The Application of Wisdom: Character (Part 1)

Notes on Proverbs

As one learns to accept the wisdom that comes from above, the result will be a change of character. As we consider some of the character traits that one will gain from a pursuit of wisdom, let us first begin by contrasting them with the negative character traits of one who rejects divine wisdom. Below is a list the wise man gives of seven abominations.

There are six things which the Lord hates, yes, seven which are an abomination to Him; haughty eyes, a lying tongue, and hands that shed innocent blood, a heart that devises wicked plans, feet that run rapidly to evil, a false witness who utters lies, and one who spreads strife among brothers” (6:16-19).

Haughty eyes are an abomination to the Lord. Therefore, the wise man will be humble. The wise man is clear in connecting pride with sin. “Haughty eyes and a proud heart, the lamp of the wicked, is sin” (21:4; cf. 21:24). Pride causes one to seek to elevate self, while the Scriptures teach that we should be humble enough that any praise we receive is not from ourselves, but from others. “Let another praise you, and not your own mouth; a stranger, and not your own lips” (27:2). Pride also blinds one to his own sins. “Who can say, ‘I have cleansed my heart, I am pure from my sin’?” (20:9). All men have sinned (Romans 3:23) and are in need of repentance. Those who deny this, in their arrogance, deceive themselves (1 John 1:8). Therefore, we must be humble if we are to follow the ways of wisdom.

A lying tongue is an abomination to the Lord. Therefore, the wise man will be honest. Solomon says elsewhere, “Lying lips are an abomination to the Lord, but those who deal faithfully are His delight” (12:22). As lying is an abomination to the Lord, the “righteous man [also] hates falsehood” (13:5). One who is following after God’s wisdom will not be like many in the world who are truthful when it is convenient, but are more than willing to compromise their integrity in order to enrich themselves. The wise man says, “It is better to be a poor man than a liar” (19:22).

Hands that shed innocent blood are an abomination to the Lord. Therefore, the wise man will be merciful. Solomon says, “A man’s discretion makes him slow to anger, and it is his glory to overlook a transgression” (19:11). This verse is not about one condoning or tolerating sin, but rather that the wise man will desire a sinner’s repentance and be willing to forgive. Even when it comes to one’s enemies, though “men of bloodshed hate the blameless…the upright are concerned for his life” (29:10). The trait of mercy ought to become so ingrained into one’s character that he will not only be merciful to his fellow man, but will even have “regard for the life of his animal” (12:10).

A heart that devises wicked plans is an abomination to the Lord. Therefore, the wise man will keep his thoughts pure. A man’s character is rooted in his heart. “As in water face reflects face, so the heart of man reflects man” (27:19). From the heart “flow the springs of life” (4:23). Therefore, the wise man will guard his heart from wickedness. Solomon says, “The desire of the righteous is only good, but the expectation of the wicked is wrath” (11:23).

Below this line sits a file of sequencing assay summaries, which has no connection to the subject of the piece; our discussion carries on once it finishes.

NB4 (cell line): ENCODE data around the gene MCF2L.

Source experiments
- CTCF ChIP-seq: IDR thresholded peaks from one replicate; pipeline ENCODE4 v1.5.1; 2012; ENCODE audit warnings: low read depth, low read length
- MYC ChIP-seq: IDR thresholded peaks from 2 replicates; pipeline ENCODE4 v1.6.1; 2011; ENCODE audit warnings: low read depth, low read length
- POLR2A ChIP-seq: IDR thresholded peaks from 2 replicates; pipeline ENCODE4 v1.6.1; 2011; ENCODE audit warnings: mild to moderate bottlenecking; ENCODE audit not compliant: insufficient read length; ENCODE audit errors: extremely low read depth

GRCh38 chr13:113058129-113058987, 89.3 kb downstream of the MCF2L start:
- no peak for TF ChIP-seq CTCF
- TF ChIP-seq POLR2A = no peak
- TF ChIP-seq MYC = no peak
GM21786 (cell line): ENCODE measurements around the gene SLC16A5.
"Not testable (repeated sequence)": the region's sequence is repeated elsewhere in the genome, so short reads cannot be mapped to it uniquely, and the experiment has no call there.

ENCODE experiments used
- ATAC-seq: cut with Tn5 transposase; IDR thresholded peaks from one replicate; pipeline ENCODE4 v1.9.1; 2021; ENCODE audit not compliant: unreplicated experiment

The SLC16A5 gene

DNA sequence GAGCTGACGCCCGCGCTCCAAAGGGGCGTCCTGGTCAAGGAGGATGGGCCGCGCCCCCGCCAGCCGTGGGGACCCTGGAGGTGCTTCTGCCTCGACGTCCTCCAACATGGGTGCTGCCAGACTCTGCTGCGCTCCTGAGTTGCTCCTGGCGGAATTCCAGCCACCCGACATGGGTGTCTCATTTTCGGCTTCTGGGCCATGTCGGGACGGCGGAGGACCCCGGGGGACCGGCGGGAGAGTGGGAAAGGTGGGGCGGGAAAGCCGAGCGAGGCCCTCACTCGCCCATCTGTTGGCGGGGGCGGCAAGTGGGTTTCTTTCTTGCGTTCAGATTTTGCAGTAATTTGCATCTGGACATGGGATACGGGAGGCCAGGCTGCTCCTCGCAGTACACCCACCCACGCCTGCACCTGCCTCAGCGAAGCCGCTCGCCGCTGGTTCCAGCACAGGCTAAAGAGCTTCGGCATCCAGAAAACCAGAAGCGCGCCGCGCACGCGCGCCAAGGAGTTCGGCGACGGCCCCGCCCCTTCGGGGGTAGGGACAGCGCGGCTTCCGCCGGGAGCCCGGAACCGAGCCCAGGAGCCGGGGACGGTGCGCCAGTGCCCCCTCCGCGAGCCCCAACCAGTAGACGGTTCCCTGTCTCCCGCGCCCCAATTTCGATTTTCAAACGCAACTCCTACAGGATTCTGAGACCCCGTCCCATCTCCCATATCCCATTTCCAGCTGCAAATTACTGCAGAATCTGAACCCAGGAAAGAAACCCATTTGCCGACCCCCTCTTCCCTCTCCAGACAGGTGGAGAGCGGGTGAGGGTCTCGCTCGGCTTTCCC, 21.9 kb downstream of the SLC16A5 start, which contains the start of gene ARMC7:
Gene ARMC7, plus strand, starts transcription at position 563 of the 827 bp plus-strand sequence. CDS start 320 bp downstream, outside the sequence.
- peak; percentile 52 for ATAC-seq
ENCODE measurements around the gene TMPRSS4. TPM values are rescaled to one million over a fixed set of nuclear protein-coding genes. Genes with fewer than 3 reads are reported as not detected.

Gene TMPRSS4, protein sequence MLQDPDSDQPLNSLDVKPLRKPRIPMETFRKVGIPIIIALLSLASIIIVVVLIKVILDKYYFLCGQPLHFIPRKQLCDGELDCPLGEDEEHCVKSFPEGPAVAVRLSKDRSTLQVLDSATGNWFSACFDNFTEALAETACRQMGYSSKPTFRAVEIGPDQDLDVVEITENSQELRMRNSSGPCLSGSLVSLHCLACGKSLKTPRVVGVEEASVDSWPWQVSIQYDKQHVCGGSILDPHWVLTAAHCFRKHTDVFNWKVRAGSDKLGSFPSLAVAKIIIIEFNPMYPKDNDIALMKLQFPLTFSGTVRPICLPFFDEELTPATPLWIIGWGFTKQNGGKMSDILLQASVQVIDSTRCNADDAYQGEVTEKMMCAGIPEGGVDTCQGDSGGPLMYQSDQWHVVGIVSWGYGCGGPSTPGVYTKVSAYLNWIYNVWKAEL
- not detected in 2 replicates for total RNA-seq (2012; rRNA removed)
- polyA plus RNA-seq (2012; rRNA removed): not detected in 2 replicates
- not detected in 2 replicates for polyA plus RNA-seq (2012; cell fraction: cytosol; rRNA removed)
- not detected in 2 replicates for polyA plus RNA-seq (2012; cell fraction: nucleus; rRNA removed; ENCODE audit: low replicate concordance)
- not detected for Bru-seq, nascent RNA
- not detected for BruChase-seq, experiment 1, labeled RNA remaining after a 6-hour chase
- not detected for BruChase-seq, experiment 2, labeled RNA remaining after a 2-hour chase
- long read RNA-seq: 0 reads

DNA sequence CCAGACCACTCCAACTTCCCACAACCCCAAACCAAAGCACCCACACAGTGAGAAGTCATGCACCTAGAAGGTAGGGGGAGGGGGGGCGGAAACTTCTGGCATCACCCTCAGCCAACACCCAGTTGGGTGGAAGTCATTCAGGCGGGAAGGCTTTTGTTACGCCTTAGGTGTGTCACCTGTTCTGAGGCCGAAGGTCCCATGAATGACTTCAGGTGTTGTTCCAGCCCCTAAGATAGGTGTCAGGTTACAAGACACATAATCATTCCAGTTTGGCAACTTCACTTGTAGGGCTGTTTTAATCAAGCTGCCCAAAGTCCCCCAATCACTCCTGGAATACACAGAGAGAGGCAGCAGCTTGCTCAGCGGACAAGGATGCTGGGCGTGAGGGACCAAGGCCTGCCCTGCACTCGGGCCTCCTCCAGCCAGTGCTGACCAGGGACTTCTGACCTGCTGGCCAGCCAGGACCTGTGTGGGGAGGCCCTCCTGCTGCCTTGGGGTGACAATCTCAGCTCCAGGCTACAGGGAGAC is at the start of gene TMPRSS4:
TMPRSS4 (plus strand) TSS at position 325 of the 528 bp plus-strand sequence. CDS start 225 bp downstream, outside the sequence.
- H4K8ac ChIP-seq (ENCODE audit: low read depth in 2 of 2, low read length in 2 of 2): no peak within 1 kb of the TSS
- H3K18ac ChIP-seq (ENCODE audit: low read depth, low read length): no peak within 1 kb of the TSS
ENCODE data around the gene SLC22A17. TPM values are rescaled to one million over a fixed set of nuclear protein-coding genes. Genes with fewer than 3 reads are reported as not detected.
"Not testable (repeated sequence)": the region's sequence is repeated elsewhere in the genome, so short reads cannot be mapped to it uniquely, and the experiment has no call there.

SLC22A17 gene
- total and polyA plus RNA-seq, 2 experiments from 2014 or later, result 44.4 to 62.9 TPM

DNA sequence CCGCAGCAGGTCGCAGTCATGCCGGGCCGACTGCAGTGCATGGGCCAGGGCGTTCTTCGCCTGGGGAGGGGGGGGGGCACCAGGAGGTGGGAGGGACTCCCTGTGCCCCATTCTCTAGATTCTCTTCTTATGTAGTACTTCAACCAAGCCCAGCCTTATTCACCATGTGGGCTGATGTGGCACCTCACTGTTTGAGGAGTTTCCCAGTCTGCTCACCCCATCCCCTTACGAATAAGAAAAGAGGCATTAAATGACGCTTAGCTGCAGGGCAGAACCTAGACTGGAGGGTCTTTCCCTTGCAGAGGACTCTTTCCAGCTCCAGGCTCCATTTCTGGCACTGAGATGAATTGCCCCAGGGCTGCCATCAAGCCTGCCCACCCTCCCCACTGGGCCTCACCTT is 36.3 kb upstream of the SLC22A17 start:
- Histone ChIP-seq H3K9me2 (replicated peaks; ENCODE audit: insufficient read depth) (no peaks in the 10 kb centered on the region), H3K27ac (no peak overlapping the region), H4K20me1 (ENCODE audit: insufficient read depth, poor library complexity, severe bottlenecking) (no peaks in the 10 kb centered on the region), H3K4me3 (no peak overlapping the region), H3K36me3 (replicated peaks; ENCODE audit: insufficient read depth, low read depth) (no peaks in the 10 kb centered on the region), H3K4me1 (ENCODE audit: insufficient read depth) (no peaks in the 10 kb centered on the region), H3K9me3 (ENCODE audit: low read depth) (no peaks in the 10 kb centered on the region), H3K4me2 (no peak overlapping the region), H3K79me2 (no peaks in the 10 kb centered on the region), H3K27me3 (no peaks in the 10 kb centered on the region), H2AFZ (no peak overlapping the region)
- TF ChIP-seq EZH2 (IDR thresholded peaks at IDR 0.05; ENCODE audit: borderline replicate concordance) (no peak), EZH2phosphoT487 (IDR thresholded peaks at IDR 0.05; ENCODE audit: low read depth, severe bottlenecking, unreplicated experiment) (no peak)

Feet that run rapidly to evil are an abomination to the Lord. Therefore, the wise man will seek to do good. There are two problems with the wicked man here – his direction (toward evil) and his carelessness (he runs rapidly). In regard to direction, Solomon says, “The way of a guilty man is crooked, but as for the pure, his conduct is upright” (21:8). Elsewhere he says, “A man of understanding walks straight” (15:21), and, “The highway of the upright is to depart from evil; he who watches his way preserves life” (16:17). The wise man later says, “Better is the poor man who walks in his integrity than he who is crooked though he be rich” (28:6; cf. 19:1). But besides going the wrong direction, the wicked man is also careless. In contrast, the wise man will be careful and consider how he walks. “A wise man is cautious and turns away from evil, but a fool is arrogant and careless. A quick-tempered man acts foolishly…” (14:16-17). The one who is in control of his emotions, however, will act with wisdom.

A false witness is an abomination to the Lord. Therefore, the wise man will be just and fair. Earlier in the list was the abomination of a lying tongue. A false witness is different even though they both involve dishonesty. The false witness does not just utter a falsehood, but is offering false testimony against another, thereby denying that person justice. Solomon says, “The thoughts of the righteous are just, but the counsels of the wicked are deceitful” (12:5). We should heed the warning: “A false witness will not go unpunished, and he who tells lies will not escape” (19:5). Since we will be held accountable, wisdom demands that we be fair and just in our treatment of others.

One who spreads strife is an abomination to the Lord. Therefore, the wise man will seek peace. There are a few warnings in the book of Proverbs that describe the destructiveness of strife. “A stone is heavy and the sand weighty, but the provocation of a fool is heavier than both of them. Wrath is fierce and anger is a flood, but who can stand before jealousy?” (27:3-4). “An angry man stirs up strife, and a hot-tempered man abounds in transgression” (29:22). “Scorners set a city aflame, but wise men turn away anger” (29:8). The strife that is caused by an angry man is like a crushing rock and a fire that burns down a city. But the last verse above describes the peacemaking efforts of the wise man – “wise men turn away anger.” Though peace is not always possible, Paul later said, “So far as it depends on you, be at peace with all men” (Romans 12:18). One who pursues divine wisdom will seek peace whenever it is possible.


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